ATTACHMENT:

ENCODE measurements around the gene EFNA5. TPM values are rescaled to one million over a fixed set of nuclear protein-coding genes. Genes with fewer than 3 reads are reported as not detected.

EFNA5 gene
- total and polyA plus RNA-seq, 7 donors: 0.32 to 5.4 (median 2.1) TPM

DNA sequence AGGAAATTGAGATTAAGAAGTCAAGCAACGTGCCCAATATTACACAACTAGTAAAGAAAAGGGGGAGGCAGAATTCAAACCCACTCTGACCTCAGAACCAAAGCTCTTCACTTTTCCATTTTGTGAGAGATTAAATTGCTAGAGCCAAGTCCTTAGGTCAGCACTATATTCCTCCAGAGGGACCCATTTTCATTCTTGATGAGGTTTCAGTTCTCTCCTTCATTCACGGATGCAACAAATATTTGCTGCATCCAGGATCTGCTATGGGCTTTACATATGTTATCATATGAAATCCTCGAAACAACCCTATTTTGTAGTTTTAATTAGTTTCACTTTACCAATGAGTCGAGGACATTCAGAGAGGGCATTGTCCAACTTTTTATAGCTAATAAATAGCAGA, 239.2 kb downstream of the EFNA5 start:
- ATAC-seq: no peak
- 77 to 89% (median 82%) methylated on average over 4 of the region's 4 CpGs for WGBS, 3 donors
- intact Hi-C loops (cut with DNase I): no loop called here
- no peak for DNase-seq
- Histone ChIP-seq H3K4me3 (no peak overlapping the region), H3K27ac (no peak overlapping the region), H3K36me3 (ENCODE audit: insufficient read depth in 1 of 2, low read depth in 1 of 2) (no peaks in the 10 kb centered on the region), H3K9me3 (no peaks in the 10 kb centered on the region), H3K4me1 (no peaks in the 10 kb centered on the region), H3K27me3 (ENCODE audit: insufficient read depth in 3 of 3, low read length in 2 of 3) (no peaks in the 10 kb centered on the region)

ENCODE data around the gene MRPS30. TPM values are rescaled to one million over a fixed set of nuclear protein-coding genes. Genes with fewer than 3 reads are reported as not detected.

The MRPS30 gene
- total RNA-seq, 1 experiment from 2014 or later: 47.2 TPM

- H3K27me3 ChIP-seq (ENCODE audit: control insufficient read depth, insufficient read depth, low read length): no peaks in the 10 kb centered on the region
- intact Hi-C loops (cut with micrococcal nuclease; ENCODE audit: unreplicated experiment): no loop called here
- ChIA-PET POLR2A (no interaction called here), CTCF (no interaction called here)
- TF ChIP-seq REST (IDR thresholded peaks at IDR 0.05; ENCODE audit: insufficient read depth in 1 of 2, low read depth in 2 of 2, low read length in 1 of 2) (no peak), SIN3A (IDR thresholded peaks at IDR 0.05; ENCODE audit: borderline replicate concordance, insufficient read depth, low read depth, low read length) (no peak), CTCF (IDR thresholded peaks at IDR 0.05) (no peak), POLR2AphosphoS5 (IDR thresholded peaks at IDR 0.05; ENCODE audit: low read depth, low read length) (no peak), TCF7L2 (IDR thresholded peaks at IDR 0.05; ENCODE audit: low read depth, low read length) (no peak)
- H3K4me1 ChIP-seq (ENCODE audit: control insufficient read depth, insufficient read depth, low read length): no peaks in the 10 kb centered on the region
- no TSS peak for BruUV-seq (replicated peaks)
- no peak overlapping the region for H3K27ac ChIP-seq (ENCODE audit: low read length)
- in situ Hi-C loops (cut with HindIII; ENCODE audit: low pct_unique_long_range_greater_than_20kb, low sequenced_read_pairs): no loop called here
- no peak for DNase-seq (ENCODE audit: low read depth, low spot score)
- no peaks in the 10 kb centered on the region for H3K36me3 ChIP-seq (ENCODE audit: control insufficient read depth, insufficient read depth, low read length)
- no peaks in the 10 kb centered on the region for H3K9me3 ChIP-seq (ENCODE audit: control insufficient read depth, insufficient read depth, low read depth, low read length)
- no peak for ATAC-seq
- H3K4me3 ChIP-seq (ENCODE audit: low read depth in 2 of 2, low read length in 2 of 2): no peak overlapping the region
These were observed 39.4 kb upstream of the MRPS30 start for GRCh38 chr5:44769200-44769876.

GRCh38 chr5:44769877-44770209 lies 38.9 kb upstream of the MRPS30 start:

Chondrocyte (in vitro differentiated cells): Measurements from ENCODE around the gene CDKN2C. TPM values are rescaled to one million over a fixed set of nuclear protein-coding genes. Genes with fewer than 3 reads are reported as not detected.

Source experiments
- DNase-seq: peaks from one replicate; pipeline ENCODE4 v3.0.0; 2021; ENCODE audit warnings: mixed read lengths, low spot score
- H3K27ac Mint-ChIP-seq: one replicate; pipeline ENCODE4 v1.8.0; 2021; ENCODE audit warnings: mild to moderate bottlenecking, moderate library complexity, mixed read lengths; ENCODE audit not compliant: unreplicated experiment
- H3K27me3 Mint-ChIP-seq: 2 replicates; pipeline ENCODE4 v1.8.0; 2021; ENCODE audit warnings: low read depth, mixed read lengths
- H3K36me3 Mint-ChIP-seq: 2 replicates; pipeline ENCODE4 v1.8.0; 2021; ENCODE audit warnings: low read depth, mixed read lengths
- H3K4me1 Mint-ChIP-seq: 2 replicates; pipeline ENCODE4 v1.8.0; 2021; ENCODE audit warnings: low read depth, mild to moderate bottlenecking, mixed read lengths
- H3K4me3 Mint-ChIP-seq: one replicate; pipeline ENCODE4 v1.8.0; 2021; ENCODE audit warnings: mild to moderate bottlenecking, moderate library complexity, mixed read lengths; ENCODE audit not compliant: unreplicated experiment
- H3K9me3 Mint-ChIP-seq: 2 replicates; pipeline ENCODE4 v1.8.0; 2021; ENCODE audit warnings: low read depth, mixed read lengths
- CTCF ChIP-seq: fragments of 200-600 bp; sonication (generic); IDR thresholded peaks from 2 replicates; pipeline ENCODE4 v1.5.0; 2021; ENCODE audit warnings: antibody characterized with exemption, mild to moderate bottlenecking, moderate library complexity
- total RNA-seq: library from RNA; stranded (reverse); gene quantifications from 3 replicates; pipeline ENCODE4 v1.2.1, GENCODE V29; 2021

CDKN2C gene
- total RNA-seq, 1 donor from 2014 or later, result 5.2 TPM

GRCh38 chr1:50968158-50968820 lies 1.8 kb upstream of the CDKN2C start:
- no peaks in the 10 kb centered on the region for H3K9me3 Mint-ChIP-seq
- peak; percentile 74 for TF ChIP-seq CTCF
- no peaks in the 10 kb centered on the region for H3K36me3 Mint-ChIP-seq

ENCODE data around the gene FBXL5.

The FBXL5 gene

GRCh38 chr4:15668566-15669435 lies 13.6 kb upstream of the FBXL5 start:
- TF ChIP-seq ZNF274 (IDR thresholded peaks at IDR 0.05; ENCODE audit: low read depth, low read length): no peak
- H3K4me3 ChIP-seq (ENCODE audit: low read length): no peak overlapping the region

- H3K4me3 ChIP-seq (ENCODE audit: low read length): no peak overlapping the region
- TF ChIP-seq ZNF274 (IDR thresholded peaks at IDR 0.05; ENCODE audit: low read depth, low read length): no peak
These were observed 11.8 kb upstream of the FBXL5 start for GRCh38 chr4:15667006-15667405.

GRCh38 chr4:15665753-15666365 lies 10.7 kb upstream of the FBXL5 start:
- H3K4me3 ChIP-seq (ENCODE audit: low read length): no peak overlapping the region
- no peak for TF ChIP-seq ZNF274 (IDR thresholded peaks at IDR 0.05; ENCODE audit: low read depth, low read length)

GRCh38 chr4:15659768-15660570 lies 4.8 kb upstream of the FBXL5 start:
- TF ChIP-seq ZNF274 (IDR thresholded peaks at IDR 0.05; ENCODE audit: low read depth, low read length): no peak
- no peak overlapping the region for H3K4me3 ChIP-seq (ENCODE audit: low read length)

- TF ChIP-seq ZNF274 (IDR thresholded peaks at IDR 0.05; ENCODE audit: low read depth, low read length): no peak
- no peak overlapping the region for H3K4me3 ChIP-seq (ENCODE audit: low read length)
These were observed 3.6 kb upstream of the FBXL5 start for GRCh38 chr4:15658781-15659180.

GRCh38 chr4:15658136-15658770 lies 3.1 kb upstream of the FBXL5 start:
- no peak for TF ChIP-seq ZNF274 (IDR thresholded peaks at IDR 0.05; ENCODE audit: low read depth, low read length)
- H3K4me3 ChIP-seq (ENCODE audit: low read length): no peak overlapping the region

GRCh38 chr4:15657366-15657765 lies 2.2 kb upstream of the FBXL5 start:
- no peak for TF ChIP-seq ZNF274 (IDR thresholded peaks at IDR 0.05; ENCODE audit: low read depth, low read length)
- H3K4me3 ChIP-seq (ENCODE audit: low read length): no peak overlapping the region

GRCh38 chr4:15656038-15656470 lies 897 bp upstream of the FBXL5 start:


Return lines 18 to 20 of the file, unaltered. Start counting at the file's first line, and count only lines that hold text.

- no TSS peak for BruUV-seq (replicated peaks)
- no peak overlapping the region for H3K27ac ChIP-seq (ENCODE audit: low read length)
- in situ Hi-C loops (cut with HindIII; ENCODE audit: low pct_unique_long_range_greater_than_20kb, low sequenced_read_pairs): no loop called here